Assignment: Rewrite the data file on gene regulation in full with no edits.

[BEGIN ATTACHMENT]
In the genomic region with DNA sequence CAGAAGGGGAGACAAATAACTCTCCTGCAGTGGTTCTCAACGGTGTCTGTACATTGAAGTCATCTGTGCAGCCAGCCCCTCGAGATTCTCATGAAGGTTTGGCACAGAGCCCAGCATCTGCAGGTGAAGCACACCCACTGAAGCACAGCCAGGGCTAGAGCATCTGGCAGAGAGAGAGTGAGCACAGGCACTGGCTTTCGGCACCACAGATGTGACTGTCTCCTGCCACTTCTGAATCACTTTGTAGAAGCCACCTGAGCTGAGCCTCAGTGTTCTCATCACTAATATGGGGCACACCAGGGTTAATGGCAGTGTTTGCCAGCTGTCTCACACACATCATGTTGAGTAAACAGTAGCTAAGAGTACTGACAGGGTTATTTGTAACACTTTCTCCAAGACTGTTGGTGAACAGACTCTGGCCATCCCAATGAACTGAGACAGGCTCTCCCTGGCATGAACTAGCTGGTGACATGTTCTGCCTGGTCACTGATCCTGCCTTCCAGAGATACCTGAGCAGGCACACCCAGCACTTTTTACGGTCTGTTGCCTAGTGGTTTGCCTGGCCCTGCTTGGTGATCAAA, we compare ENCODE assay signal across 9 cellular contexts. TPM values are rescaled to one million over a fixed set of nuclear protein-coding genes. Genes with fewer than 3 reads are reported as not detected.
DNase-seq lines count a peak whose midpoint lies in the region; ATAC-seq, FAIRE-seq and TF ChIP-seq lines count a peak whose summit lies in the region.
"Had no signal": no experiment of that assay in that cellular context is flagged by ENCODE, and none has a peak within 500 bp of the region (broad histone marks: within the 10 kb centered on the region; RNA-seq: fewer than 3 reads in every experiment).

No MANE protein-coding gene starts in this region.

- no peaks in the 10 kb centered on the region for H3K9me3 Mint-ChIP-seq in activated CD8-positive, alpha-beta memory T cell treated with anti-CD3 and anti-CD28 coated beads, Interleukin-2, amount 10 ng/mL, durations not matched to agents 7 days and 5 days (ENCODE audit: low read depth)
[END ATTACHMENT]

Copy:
In the genomic region with DNA sequence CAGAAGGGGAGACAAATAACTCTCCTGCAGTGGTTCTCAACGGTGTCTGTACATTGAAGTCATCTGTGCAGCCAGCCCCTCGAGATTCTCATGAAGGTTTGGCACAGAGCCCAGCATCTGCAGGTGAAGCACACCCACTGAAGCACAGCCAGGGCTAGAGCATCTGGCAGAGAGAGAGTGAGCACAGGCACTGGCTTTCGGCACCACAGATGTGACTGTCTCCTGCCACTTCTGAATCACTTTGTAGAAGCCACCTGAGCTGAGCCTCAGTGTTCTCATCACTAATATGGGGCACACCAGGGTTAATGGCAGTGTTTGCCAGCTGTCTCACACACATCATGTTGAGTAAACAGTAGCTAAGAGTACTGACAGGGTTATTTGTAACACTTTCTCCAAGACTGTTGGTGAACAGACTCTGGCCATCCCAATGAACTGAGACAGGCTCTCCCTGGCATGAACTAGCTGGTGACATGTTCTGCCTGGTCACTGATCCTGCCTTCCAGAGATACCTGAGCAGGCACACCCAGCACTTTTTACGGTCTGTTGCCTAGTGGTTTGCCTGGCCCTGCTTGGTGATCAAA, we compare ENCODE assay signal across 9 cellular contexts. TPM values are rescaled to one million over a fixed set of nuclear protein-coding genes. Genes with fewer than 3 reads are reported as not detected.
DNase-seq lines count a peak whose midpoint lies in the region; ATAC-seq, FAIRE-seq and TF ChIP-seq lines count a peak whose summit lies in the region.
"Had no signal": no experiment of that assay in that cellular context is flagged by ENCODE, and none has a peak within 500 bp of the region (broad histone marks: within the 10 kb centered on the region; RNA-seq: fewer than 3 reads in every experiment).

No MANE protein-coding gene starts in this region.

- no peaks in the 10 kb centered on the region for H3K9me3 Mint-ChIP-seq in activated CD8-positive, alpha-beta memory T cell treated with anti-CD3 and anti-CD28 coated beads, Interleukin-2, amount 10 ng/mL, durations not matched to agents 7 days and 5 days (ENCODE audit: low read depth)